By Alicia Winters
I am not sure about you but trying to stay hopeful lately has been tough. I try to stay hopeful that our Church hierarchy will fight for “truth” and keep churches open for Mass. I try to stay hopeful that there still are good priests in our Church when more and more scandals are revealed so frequently. I try to stay hopeful while there are riots on our streets where innocent people are victimized and criminals are praised. I try to stay hopeful that the election results will somehow turn out differently than they are. I find myself feeling depleted with these seemingly “hopeless” hopes. So, I ask myself this question, “How does a Catholic grapple with these disappointing hopes when Romans 5:5 tells us “hope does not disappoint us”? Let us turn to the Church to see what she says about hope.
The Compendium of the Catechism of the Catholic Church n. 387 says that hope is a virtue “by which we desire and await from God eternal life as our happiness, placing our trust in Christ’s promises and relying on the help of the grace of the Holy Spirit to merit it and to persevere to the end of our earthly life.” This quote reveals that hope is something much greater than temporal desires. Hope is not simply believing that a certain presidential candidate will be elected, only to be disappointed if it does not happen. Hope is something that transcends the material world and reminds us that there is a better life to come.
Now, please do not misunderstand me. Having hope in God does not mean that we simply dismiss injustice on this earth because we presuppose that God will do everything for us. This is not what Christ calls us to. Saint Augustine says that “Hope has two beautiful daughters; their names are Anger and Courage. Anger at the way things are, and Courage to see that they do not remain as they are.” St. Augustine reminds us here that righteous anger is the correct response when it comes to injustice. We cannot be ignorant to the fact that Satan does exist and is constantly on the prowl to increase evil in the world. 1 Peter 5:8 reminds us, “Be sober, be watchful. Your adversary the devil prowls around like a roaring lion.” Therefore, we must recognize evil and it should anger us. Nevertheless, St. Augustine reminds us in the second part of this quote that evil does not dismiss the hope that we have in Christ.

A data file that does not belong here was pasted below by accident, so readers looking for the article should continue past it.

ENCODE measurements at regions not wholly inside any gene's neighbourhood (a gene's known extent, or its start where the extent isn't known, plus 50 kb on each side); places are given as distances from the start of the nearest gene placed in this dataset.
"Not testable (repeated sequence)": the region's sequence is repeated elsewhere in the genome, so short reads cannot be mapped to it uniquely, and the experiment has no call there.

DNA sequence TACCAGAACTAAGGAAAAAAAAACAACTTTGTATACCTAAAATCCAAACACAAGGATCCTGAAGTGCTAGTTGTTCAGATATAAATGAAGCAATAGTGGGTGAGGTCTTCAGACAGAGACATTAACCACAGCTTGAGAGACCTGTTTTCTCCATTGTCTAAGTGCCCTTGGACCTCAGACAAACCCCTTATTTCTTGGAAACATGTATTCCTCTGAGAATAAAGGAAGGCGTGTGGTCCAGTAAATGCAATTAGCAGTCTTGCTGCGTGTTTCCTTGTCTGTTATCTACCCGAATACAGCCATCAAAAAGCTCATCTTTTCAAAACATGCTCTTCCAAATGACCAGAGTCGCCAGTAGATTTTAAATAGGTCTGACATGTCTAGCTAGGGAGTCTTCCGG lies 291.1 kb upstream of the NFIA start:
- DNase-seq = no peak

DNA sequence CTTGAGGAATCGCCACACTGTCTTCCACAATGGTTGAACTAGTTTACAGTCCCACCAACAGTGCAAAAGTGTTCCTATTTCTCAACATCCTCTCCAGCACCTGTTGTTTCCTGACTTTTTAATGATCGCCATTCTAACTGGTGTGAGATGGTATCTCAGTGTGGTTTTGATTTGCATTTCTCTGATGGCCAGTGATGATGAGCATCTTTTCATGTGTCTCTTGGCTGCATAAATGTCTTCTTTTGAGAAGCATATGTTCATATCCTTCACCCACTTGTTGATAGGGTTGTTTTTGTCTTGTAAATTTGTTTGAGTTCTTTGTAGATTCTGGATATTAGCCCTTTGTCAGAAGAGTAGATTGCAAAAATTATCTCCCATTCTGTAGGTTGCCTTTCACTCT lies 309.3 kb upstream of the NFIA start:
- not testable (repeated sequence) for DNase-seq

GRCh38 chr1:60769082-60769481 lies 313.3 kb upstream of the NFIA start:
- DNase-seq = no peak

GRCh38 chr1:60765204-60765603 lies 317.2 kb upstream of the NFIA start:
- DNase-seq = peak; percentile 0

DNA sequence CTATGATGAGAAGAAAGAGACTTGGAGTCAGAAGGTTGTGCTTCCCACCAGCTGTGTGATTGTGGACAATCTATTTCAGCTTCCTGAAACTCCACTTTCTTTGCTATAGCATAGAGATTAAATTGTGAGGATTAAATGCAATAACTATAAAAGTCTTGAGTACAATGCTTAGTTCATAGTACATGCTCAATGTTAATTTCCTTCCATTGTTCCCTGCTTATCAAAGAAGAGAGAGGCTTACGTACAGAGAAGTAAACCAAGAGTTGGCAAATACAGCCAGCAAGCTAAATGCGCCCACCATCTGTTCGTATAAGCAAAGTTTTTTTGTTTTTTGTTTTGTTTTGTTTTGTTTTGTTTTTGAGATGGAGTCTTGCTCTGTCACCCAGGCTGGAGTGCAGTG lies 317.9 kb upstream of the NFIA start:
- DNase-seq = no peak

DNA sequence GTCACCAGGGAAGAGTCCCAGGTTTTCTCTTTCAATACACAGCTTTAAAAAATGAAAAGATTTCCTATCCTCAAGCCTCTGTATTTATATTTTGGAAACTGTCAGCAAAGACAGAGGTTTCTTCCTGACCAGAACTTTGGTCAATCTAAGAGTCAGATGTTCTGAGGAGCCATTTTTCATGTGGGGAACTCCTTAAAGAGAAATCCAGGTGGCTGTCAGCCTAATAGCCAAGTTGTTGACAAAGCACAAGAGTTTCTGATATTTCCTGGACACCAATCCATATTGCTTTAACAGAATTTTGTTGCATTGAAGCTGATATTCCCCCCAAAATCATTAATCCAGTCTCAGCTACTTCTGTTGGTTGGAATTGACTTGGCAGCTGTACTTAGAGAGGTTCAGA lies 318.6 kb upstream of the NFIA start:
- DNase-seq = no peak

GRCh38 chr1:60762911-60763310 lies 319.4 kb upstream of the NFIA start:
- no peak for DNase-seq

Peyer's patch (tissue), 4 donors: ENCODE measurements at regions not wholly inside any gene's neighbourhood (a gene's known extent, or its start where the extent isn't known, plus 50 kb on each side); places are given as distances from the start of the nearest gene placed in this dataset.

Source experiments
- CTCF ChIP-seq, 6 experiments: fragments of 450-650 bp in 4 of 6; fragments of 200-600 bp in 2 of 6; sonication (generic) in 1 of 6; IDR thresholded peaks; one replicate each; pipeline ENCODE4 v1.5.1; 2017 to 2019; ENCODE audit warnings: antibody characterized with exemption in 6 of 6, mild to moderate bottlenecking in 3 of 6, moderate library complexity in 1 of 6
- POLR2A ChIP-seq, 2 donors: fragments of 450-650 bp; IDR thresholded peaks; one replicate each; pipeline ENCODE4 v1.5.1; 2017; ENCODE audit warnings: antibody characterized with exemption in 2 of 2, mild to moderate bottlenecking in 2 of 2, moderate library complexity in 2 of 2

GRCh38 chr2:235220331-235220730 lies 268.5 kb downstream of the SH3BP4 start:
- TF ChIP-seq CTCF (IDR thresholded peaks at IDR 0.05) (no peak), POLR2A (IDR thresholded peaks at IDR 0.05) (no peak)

Revelations 21:4 tells us that Christ “will wipe away every tear from their eyes, and death shall be no more, neither shall there be mourning nor crying nor pain any more, for the former things have passed away.” This is where our hope lies. Our hope is in the fact that Christ has prepared a place for each of us individually since the foundation of the world (Matthew 25:34). Our hope is in the fact that the Son of Man loves us and gave Himself up for us (Galatians 2:20). Our hope is in the fact that the Son of Man is always with us in every suffering (Psalm 16:8). What greater hope could we have then this?
So then, fellow Franciscan students, put your hope solely in Christ. Stay awake. Do not succumb to ignorance. Do not dismiss the presence of evil in this world, but do not give into hopelessness. Christ takes every measure to show us that He feels our pains through His suffering, His death, and His descent into Hell-the epitome of human hopelessness. His Resurrection shows us that He conquers all evil. Hell has no power over Christ, for He has already won the victory (1 Corinthians 15:55). Therefore, live your life with full confidence in the promises of Christ. As St. Augustine reminds us, “Pray as though everything depended on God. Work as though everything depended on you.” Live your life knowing that Christ came to give you abundant life (John 10:10). Live your life knowing that if the world hates you, it hated Christ first, so there is no need to despair (John 15:18). No matter what trials come our way, we can confidently say, “And now, Lord, for what do I wait? My hope is in thee” (Psalm 39:7).